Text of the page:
1. Attention: We have put together a thread with tips and a tutorial video to help with using the new software. Please take a moment to check out the thread here: Trapshooters.com Tutorial & Help Video.
    Dismiss Notice

357 bullet in a 9 mm safe to shoot?

Discussion in 'Shooting Related Threads' started by Har3rdus, Apr 18, 2013.

Thread Status:
Not open for further replies.
  1. Har3rdus

    Har3rdus Member

    Joined:
    Apr 3, 2009
    Messages:
    111
    I have a bullet mold that produces a round nose bullet in the 120 grain range, but the bullet measures 357. I can use the bullet in my 38 special, but I would like to use the bullet in my 9 mm S&W 639 pistol. The question is, "Do I have to size the bullet down to 356 in order to be safe.?" Does that .001 make that much of a difference? What do you think and what have you done in this area?

    True Blue and Diamond Hard,
    Harry in PA.
     
  2. Old Cowboy

    Old Cowboy Active Member

    Joined:
    Jan 29, 1998
    Messages:
    2,988
    There has to be enuf' room for the case mouth to expand on firing to release the bullet. If the loaded round chambers easily I'd say it should be safe.
     
  3. g7777777

    g7777777 TS Supporters TS Supporters

    Joined:
    Jan 29, 1998
    Messages:
    9,353
    Probably not

    Regards from Iowa

    Gene
     
  4. 338reddog

    338reddog Member

    Joined:
    Jul 14, 2008
    Messages:
    242
    You should be able to. Lyman's cast bullet book third edition recommends sizing to .358 for 9mm luger. and list loads for a 121 grain bullet. Cast bullets should be larger in diameter than jacketed. I would load a dummy make sure it fits the magazine and chamber and allows room for a taper crimp. Don't shoot cast bullets in a Glock unless you have a after market barrel.

    Jeff
     
  5. CalvinMD

    CalvinMD Well-Known Member

    Joined:
    Jan 29, 1998
    Messages:
    9,857
    Location:
    Northeastern MD @ the top o the Bay
    Cast is no problem ...jacketed..no!!
     
  6. kiv-c

    kiv-c Member

    Joined:
    Nov 30, 2009
    Messages:
    852
    For a definitive answer from probably the largest collection of experts anywhere, go to http://castboolits.gunloads.com/.

    A quick search will provide the answer you are looking for!

    Kiv
     
  7. MDMike

    MDMike Well-Known Member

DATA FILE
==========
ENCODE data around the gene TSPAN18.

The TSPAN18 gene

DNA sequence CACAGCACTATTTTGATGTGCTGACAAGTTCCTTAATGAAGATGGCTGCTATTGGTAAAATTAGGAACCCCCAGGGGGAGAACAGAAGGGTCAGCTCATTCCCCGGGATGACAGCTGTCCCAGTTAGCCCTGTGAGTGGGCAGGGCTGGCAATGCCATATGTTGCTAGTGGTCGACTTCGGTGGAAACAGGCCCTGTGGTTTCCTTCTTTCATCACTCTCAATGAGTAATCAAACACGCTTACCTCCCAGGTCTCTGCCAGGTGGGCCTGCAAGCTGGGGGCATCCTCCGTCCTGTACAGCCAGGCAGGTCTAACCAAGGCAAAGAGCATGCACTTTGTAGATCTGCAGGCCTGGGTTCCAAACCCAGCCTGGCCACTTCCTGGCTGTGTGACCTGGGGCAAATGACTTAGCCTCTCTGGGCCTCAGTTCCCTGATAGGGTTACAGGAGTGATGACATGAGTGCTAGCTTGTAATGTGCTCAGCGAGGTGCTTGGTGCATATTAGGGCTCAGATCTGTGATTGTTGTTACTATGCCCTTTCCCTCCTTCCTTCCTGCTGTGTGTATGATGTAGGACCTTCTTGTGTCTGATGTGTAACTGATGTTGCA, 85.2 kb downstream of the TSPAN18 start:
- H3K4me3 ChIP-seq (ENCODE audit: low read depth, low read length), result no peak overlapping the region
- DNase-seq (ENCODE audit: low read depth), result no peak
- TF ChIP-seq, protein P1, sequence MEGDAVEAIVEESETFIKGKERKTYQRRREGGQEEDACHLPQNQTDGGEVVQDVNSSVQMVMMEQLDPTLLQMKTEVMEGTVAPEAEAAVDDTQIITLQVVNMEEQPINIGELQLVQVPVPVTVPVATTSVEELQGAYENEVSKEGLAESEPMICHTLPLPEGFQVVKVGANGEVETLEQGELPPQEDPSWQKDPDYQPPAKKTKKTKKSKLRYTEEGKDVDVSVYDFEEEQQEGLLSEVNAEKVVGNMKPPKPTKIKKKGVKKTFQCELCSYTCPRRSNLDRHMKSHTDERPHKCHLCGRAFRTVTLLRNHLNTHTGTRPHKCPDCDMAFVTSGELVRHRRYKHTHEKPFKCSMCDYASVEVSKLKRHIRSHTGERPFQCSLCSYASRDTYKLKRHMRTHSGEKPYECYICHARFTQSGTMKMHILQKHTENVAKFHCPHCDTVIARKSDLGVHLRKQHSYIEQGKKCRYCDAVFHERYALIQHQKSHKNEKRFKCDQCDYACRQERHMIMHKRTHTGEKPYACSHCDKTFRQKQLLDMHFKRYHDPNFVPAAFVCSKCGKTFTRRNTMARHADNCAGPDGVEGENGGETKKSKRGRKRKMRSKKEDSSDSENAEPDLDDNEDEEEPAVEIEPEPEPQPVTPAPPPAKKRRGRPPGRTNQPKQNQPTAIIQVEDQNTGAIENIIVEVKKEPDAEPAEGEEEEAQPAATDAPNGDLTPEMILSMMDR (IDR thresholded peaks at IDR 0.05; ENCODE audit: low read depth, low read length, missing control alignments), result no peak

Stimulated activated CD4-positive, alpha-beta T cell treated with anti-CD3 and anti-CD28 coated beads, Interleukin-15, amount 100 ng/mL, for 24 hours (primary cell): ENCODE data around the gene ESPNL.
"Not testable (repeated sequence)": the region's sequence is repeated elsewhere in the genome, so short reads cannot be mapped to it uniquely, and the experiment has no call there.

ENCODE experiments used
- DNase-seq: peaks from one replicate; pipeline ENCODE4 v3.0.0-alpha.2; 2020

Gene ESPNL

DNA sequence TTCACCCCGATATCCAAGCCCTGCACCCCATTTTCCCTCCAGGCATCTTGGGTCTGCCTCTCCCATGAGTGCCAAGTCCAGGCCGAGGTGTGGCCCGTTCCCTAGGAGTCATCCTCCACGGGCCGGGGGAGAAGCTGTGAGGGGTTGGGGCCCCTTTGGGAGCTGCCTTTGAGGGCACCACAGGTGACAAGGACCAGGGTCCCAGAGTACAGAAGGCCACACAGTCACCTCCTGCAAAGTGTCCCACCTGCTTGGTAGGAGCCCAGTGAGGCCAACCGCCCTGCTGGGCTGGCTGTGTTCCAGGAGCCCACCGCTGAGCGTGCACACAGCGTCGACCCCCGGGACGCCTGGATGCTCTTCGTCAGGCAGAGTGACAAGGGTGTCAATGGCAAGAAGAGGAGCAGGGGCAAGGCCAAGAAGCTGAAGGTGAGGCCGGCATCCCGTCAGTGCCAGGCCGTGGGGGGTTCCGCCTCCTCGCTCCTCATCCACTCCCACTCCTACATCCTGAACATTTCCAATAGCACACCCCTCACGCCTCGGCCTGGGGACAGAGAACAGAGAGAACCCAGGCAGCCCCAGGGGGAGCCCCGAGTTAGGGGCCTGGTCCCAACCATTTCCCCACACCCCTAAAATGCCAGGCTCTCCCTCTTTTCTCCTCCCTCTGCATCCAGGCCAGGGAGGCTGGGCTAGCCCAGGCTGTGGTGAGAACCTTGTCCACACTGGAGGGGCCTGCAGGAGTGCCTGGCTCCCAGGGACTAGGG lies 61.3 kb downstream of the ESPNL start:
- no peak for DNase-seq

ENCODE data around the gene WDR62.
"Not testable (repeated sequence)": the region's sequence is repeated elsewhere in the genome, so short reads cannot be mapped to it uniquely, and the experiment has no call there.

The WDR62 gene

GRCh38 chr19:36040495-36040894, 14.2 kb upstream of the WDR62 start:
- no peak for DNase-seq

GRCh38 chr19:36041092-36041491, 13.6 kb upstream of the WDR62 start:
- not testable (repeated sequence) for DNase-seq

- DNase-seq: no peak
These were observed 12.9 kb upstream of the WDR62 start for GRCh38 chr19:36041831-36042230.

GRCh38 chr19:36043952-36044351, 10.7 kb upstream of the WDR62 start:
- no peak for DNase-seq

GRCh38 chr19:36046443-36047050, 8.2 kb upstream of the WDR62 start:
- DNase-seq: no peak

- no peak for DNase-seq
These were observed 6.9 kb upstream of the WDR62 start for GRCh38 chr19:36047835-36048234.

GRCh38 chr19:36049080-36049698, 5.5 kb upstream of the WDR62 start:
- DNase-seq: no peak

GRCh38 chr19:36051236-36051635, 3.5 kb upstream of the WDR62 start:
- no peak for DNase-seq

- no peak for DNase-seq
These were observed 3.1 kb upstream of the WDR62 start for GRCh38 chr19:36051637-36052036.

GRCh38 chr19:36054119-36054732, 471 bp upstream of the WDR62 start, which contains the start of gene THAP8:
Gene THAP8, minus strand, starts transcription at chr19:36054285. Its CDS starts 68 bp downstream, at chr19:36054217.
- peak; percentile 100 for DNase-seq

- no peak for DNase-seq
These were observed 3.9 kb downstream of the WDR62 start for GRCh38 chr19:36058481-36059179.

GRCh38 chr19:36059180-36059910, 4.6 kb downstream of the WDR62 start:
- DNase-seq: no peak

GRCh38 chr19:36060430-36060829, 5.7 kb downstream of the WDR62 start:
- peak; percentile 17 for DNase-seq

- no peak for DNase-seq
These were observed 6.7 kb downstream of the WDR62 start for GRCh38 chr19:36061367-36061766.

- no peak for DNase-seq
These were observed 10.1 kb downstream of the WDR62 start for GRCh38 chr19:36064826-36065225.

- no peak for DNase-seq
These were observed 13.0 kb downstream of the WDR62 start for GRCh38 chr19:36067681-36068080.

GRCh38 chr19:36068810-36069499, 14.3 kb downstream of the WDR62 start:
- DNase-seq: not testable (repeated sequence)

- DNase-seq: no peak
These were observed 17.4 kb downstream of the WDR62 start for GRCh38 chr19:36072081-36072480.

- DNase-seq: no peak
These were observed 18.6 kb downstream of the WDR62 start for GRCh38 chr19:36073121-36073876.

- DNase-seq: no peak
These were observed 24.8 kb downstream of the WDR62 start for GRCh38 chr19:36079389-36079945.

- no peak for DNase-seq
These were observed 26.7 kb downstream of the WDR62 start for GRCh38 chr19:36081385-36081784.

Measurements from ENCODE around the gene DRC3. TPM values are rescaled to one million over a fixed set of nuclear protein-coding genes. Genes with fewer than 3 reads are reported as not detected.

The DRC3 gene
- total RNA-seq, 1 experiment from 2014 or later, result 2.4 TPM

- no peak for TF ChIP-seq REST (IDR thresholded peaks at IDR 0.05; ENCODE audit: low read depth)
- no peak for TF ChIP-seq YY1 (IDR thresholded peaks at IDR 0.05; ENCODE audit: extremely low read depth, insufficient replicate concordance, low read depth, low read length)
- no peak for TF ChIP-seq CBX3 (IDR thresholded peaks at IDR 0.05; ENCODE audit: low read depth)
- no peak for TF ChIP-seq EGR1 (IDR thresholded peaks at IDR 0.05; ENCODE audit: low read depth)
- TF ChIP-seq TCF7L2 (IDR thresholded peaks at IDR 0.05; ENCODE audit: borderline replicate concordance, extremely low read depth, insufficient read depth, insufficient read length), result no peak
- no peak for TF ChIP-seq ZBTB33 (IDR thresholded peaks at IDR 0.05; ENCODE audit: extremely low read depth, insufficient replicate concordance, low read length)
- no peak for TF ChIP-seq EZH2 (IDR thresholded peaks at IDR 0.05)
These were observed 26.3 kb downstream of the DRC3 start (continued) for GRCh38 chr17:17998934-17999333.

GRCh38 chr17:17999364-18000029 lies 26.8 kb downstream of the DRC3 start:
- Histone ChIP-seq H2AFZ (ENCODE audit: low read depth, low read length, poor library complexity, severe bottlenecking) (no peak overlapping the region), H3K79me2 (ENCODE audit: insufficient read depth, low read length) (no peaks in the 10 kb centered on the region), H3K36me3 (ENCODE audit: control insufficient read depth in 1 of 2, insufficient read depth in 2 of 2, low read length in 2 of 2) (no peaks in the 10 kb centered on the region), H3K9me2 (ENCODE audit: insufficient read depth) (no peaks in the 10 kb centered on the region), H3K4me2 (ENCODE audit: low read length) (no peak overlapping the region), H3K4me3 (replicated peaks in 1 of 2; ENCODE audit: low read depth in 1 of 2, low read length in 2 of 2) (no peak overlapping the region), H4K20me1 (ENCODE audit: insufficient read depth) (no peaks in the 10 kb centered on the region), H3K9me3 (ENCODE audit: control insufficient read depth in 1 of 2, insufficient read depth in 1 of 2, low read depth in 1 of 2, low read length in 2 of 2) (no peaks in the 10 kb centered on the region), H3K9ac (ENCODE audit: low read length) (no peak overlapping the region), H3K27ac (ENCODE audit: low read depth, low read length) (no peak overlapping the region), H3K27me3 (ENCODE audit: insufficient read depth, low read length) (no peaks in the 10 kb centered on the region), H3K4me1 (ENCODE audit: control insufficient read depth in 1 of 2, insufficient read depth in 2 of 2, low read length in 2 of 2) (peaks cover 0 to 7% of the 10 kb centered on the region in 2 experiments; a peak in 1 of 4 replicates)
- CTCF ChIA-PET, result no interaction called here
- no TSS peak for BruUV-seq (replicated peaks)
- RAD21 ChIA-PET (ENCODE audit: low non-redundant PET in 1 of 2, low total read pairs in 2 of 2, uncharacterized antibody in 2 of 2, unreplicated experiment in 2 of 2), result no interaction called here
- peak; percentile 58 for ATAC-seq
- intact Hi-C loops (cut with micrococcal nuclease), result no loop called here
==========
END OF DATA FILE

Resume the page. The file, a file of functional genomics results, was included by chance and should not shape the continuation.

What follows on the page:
Joined:
    Nov 30, 2011
    Messages:
    1,239
    I have an old Hornady manual that lists a 125 gr JHP in a 9 MM. I've loaded and shot them. But with the profusion of 9MM bullets there is today, I would see no need to do it.
     
  8. brownk80

    brownk80 Member

    Joined:
    Apr 16, 2007
    Messages:
    640
    WHY???????????
     
  9. Chichay

    Chichay TS Supporters TS Supporters

    Joined:
    May 27, 2007
    Messages:
    1,858
    Do not forget the 9mm is a SMALL, relatively HIGH-INTENSITY cartridge that headspaces in the mouth. Pressures can go up quickly due to small cartridge volume and need to use fast burning powders. By swaging a .357 bullet to a smaller diameter, you are making it longer. If you adhere to the same OAL cartridge length, you're reducing the already small cartridge volume even smaller. I wouldn't do it if I were you, even if you slug the .357 to .355 diameter, and use 124gr data. So where will you get reloading data for your 120gr .357 swaged to .355 bullet? At best, you'd be guessing and hoping; two things you do not want to do in reloading. Simply not worth the risk to your person and damage to your pistol. Chichay
     
  10. scooterbum

    scooterbum Active Member

    Joined:
    Apr 3, 2009
    Messages:
    1,193
    You would need intimate knowledge of the groove diameter, chamber diameter, loaded round diameter, and leade. And be aware that you might be inviting higher chamber pressures. In some pistols, a larger diameter is warranted for greater accuracy. But, you must know all aspects of what you are dealing with.
     
  11. wolfram

    wolfram Well-Known Member

    Joined:
    Jul 17, 2007
    Messages:
    6,258
    Yes you can and it will work okay other than you will probably have increased leading and possibly feeding problems because the loaded round will be slightly larger diameter at the mouth than it should be.

    I use to do something very similar with the .38 super only using 160 grain bullets in an attempt to make major power loads.

    But since you are casting the bullets you should have a size/luber anyway so why not get the smaller sizing die.
     
  12. Old Cowboy

    Old Cowboy Active Member

    Joined:
    Jan 29, 1998
    Messages:
    2,988
    You might need to use an oversize expanding plug.

    Cast lead bullets are much softer than jacketed bullets and running a few thousands over groove diameter doesn't in itself raise pressure significantly like it would if you were shooting jacketed. FWIW my pet cast .30-30 bullet is an old Lyman #31141 that drops 'em at .3125" (yes that's at least .004" over nominal groove diameter). Running 'em thru' a (313) sizing die just kisses the sides enuf' to seal so the lube stays in the grease grooves. Sweet accurate load with enuf' IMR4198 to drive 'em up to just over 2000 fps from a 24" barrel, not even a hint of leading.